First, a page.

Four members from The Care Co team seated on a couch, smiling at the camera and wearing The Care Co t-shirts.
What sets your startup apart from competitors?
  • Our evidence-base – we’re all about scaling best practice in the paediatric psych space;
  • Our ability-based curriculum – we’ve stepped away from traditional age and grade based lessons and design a curriculum that ranges from students who need more support with their learning through to independent learners who can choose and action activities on their own.
  • We’ve gone this route to ensure all young people,  regardless of their ability-level or learning needs, can have a sense of agency in choosing their mental health activities for the day and learn new skills and habits they can action (almost!) on their own.
What advice would you give to aspiring disability tech entrepreneurs?

Come up with your development ‘thesis’ from day one. We design for students with disabilities or from trauma-informed backgrounds first because they are some of the highest risk young people for mental health challenges both now and later in life.

Through this framework so many other decisions can be made much more easily and it all begins with nailing down that key group.

What does it mean to you to be part of the Remarkable community?

So much – Remarkable is a humbling, brilliant, and kind group of tech lovers, entrepreneurs, program coordinators, and mentors who believe the world can be a better place.



1 Month 1 Year 10 Years
Still in the midst of Beta Testing and confirming the true impact and outcomes of our software on students and educators alike. Definitely rolling into (or already rolled into) the New Zealand education community and finalising School Year 2024-25 with some US schools. No longer accepting that fundamental mental health literacy isn't a part of the core school curriculum. The same way we would never accept an education provider to forgo literacy or numeracy, we want The Care Co to pave the way for changing the core curriculum to include this critical life skill.
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#RA23 Startup Story | Enabled Play


Enabled Play is a platform that gives users the ability to augment and control their technology in ways that work best for them using voice controls, face expressions, body gestures, virtual buttons, and more.

For businesses, we provide the ability to create new levels of equitable access to their platforms and services while also being able to spotlight their services to our users as a new accessible place to be whether it be a game, a bank, a streaming platform, or productivity tool.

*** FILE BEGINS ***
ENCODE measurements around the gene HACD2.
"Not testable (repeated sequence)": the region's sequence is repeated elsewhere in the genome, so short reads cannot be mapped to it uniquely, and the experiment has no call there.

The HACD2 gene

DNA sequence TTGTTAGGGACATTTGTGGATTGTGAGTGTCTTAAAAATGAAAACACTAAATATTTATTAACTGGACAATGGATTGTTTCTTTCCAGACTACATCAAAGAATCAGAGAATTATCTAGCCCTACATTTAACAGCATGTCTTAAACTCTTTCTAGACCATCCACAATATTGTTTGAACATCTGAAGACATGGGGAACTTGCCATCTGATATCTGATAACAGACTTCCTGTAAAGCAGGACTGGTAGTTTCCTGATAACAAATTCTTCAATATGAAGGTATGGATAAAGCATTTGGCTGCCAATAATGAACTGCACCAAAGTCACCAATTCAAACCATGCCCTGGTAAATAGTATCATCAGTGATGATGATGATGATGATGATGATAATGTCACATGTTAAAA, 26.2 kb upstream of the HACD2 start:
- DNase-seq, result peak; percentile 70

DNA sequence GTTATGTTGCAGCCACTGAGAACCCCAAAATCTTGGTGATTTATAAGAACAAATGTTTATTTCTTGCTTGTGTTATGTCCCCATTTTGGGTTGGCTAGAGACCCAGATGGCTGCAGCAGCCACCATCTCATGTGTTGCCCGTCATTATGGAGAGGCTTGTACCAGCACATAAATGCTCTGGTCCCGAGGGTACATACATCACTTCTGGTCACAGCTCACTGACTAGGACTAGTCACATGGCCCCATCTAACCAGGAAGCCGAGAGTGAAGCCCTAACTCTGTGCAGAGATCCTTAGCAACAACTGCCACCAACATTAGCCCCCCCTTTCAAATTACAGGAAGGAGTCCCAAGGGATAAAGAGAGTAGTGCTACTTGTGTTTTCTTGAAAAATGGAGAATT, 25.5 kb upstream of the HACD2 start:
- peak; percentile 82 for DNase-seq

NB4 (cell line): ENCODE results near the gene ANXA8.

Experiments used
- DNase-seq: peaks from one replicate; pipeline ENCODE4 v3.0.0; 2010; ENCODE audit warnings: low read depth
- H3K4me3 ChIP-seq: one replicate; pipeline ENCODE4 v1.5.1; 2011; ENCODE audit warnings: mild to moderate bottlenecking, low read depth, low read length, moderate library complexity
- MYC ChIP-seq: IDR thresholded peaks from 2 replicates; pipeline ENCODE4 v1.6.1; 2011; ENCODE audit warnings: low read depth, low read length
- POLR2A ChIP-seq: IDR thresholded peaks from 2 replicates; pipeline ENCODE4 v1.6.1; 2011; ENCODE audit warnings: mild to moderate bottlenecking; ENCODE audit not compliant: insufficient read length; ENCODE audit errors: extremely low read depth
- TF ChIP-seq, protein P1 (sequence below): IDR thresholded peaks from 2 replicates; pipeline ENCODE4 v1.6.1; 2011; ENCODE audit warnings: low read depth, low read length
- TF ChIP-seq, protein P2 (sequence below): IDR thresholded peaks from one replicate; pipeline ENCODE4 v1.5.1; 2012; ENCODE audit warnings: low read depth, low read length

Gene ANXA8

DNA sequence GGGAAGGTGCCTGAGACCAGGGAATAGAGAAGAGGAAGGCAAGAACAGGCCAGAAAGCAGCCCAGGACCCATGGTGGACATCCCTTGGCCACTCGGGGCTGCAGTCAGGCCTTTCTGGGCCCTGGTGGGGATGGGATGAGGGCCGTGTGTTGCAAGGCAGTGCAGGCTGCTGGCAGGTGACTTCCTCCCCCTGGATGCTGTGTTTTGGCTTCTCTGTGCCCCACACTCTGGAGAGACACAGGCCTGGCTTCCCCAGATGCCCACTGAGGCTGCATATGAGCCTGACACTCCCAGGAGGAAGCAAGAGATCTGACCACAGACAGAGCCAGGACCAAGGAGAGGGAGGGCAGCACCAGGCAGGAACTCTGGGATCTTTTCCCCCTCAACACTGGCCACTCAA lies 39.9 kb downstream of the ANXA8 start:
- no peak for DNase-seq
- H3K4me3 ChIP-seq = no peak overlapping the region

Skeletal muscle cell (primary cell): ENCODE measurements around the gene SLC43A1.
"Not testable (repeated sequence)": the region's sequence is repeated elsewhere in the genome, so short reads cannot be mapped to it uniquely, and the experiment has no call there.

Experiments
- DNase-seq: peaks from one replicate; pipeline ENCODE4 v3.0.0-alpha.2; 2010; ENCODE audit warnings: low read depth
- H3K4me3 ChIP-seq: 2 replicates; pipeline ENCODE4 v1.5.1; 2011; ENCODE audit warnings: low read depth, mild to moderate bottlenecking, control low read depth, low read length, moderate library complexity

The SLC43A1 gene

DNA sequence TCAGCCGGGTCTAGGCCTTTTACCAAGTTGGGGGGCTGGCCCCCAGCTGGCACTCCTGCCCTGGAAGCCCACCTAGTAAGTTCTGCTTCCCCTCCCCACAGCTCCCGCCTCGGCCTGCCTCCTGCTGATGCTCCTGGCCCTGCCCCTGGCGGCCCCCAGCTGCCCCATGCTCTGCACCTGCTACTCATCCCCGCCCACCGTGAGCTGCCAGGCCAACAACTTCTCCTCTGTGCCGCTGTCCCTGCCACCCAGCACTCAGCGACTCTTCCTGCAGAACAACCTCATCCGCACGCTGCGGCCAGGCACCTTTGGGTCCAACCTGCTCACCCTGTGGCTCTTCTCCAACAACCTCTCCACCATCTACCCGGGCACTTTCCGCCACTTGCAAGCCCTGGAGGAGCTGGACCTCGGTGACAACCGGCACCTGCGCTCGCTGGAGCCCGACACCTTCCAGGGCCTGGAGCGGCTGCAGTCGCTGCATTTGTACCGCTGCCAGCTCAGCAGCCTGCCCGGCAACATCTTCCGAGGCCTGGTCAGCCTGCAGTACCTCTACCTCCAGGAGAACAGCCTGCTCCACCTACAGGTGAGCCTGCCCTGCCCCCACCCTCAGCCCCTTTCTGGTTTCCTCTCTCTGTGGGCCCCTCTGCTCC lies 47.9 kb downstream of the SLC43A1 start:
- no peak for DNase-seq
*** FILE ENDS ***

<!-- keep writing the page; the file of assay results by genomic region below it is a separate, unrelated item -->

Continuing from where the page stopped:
How have you engaged end-users in the development of ENABLED PLAY?

Our platform is built for people with disabilities and as well as with them.

From the beginning of our R&D to each feature implementation, we involve our community of users, testers, and supporters to provide as much feedback and review before we even get to the design stage. We have a group of about 2000 people of varying ages and abilities who participate in that constant feedback loop.

We even talk with a number of our users about our naming conventions and brand naming.

Can you share some success stories or accomplishments that you’ve achieved since launching?

We’ve built an amazing team of icons in this industry that share in our vision of equitable access for everyone. We’ve also introduced thousands of users to our platform who love and use Enabled Play every day.

The 450 characters can’t do the number of quotes and amazing feedback we’ve received justice, but here’s one that is close to encapsulating it from Aaron Price at AbleGamers:

“The current adaptive gaming scene is in a messy hodgepodge of tech. Everyone’s disability requires a unique solution. If a person with disabilities wants to maximize their gaming potential, their controls often necessitates a mixture of assistive technology pulled from many different avenues that don’t logically correlate when people think about videogames. For individuals with disabilities, this makes the process of gaming very confusing, extremely expensive, and time-consuming.

Enabled Play controls have taken huge strides to combine that patchwork of assistive tech that allows disabled gamers to control their videogames into one device all while including an easy-to-understand interface.​”

What sets your startup apart from competitors?

There’s a few things that set us apart:

  1. We provide many different augmented controls that adapt to our users over time, prioritizing personalization and abilities over the technology.
  2. Our speech recognition and computer vision models for face expression and body gesture controls also run entirely offline to ensure the fastest performance and absolute privacy
  3. Our users pay nothing to use these new levels of accessible controls. Our business model does not implement a “disability tax” and instead removes it.
  4. For businesses, we provide new levels of accessibility beyond the box check of compliance. We provide personalized controls for each person so they can bring their “enabled play profile” to your apps, services, games, and more.
  5. We help drive new customers to our partners by introducing our users to the services that are accessible to them and where they can bring their profile of controls.
What advice would you give to aspiring disability tech entrepreneurs?

My biggest piece of advice is to build everything at every step with your users first. They should be top of mind at every step of the way and involved in those steps too. From concept and design to implementation and iteration.